Monday, October 14, 2019

Paradigm shifts

Everyone loves and hates paradigm shifts, depending on whether they like or dislike the new paradigm. Everyone who promotes a new paradigm cites Thomas Kuhn and his Copernicus example, or another famous historical shift in understanding and perception. They don't cite the numerous attempts at creating a new paradigm that don't catch on because they are nonsense or because they are merely revivals of long-discredited ideas.

People continue to ask about the stone-in-a-hat issue. As I anticipated, thousands of people left Education Week in Provo last August believing that (i) Joseph dictated the Book of Mormon by reading words that appeared on a metaphysical teleprompter (the peep stone in a hat) and (ii) Joseph didn't translate the plates but instead the words were provided by an unknown intermediary translator.

The purveyors of this narrative have tried to frame it as a "paradigm shift" because that sounds smart, cool, progressive, and informed.

This peep-stone-in-a-hat narrative was revived a few years ago by a group of LDS historians. They claim it is a "new paradigm" but they forgot to mention a key fact.

This is not a "new paradigm" at all. It's a zombie version of an old narrative that was killed years ago by Joseph Smith and Oliver Cowdery.

I discussed this here:

In that post, I observed this:

We can understand the chronology of the alternative theories through a simple chiasmus:

Joseph produced the Book of Mormon by reading words off a stone-in-a-hat (critics) [1834]
     Joseph translated the plates with the Urim and Thummim (alternative account) [1834]
     Joseph translated the plates with the Urim and Thummim (taught for decades by LDS leaders) [1834-2015]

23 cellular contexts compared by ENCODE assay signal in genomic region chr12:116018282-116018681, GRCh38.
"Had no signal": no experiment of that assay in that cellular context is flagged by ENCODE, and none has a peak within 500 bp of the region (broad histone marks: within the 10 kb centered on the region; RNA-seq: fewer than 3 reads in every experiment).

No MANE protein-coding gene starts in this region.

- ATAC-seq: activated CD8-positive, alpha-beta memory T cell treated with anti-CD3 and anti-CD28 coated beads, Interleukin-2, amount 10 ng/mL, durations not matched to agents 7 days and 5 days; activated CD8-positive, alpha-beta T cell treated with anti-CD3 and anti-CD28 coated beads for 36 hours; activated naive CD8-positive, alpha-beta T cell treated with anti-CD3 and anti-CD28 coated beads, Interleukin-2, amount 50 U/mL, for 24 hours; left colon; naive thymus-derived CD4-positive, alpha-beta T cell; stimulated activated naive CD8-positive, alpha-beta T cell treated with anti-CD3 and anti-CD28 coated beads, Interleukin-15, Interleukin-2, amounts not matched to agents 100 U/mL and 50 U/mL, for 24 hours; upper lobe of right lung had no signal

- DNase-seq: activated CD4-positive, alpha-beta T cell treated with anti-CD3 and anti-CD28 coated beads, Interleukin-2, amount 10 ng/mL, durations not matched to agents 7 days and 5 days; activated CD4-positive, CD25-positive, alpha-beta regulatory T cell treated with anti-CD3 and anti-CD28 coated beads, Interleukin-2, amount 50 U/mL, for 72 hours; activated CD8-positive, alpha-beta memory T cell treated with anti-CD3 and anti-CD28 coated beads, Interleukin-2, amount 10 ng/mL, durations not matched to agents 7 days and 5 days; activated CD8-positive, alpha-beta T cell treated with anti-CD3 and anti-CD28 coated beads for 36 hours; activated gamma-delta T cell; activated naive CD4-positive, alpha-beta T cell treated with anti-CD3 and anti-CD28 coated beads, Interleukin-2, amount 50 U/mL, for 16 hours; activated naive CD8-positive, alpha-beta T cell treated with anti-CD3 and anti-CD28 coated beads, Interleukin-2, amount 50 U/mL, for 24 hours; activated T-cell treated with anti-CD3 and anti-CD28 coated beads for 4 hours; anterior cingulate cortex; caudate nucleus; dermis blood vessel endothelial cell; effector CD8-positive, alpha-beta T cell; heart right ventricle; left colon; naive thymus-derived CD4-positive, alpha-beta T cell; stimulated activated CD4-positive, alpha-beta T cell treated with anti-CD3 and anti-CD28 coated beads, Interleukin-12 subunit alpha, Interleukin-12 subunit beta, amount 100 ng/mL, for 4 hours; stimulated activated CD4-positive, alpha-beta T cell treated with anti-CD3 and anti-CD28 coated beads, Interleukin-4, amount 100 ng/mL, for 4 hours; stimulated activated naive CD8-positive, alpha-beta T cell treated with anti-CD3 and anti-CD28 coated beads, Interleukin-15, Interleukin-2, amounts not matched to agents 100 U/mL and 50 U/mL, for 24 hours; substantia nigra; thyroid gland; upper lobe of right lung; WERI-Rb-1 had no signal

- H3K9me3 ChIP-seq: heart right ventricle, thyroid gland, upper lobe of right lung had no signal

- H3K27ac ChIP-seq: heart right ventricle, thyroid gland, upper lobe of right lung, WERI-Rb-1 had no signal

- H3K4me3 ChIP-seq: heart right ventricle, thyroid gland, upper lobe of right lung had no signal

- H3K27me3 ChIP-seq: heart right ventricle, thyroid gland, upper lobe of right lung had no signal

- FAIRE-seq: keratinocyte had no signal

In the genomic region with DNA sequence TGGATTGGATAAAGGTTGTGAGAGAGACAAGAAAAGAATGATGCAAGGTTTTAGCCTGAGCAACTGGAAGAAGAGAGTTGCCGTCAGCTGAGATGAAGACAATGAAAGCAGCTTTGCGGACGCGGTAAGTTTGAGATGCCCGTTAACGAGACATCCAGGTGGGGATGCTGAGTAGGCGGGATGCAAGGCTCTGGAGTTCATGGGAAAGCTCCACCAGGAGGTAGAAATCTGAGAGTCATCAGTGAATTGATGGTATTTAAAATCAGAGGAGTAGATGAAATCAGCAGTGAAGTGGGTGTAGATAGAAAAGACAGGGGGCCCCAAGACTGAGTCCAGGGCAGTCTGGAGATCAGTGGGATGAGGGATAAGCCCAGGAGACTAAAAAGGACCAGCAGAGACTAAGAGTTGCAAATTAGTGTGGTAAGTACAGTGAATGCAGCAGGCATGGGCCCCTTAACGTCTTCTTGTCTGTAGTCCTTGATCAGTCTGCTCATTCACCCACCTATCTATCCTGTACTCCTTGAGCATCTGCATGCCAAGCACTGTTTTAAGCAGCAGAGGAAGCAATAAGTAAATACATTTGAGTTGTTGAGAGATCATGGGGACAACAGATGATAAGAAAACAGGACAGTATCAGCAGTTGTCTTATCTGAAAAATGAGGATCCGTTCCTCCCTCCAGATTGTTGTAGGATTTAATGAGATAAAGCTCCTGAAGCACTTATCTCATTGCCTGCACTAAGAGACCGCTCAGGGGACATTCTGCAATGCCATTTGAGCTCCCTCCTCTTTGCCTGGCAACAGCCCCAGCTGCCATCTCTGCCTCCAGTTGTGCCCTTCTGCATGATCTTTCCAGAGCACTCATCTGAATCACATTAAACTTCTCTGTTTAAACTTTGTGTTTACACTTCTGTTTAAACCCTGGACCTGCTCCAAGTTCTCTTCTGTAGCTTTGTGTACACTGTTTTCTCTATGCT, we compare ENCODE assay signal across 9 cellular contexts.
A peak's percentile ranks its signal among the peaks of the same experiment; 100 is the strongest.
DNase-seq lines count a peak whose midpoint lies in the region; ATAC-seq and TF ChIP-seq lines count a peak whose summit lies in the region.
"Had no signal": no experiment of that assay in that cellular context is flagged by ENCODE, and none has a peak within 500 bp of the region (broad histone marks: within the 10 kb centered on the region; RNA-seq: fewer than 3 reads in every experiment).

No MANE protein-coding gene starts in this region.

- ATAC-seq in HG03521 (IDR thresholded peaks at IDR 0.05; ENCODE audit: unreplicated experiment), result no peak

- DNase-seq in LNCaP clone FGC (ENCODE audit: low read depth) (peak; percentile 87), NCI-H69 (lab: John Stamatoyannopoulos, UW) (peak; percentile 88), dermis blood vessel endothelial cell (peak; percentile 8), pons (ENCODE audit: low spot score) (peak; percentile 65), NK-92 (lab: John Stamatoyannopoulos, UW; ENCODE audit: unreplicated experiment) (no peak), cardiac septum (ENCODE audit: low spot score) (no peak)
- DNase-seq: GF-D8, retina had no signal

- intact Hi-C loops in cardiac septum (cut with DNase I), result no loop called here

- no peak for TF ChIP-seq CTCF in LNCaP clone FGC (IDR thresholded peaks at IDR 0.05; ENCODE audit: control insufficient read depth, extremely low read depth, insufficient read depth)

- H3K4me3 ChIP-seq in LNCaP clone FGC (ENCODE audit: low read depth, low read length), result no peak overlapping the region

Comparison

Joseph produced the Book of Mormon by reading words off a stone-in-a-hat (revisionist historians) [2015 to present] 

The "paradigm shift" was presented to BYU educators in this article that comes complete with the inevitable Kuhn/Copernicus reference:

Alert educators could tell something was up. The article is basically an ad for the book, From Darkness unto Light. Worse, the article pretends that the peep stone narrative is new, and that everyone in the Church needs to adjust to this "paradigm shift."

Nowhere does From Darkness unto Light quote or discuss the peep stone theory as it was introduced in 1834 in the book Mormonism Unvailed. I included the relevant passage in the link above, but here it is again:

On page 18, which you can read hereMormonism Unvailed acknowledges two alternative explanations of the translation. The first involved the seer stone (which the book calls a "peep stone") that Joseph put in a hat to read off the words that appeared. Setting aside the sarcasm of this passage, we can see that the first paragraph below is what our revisionist Church historians are teaching today (although they claim Joseph saw a group of words instead of a single word at a time).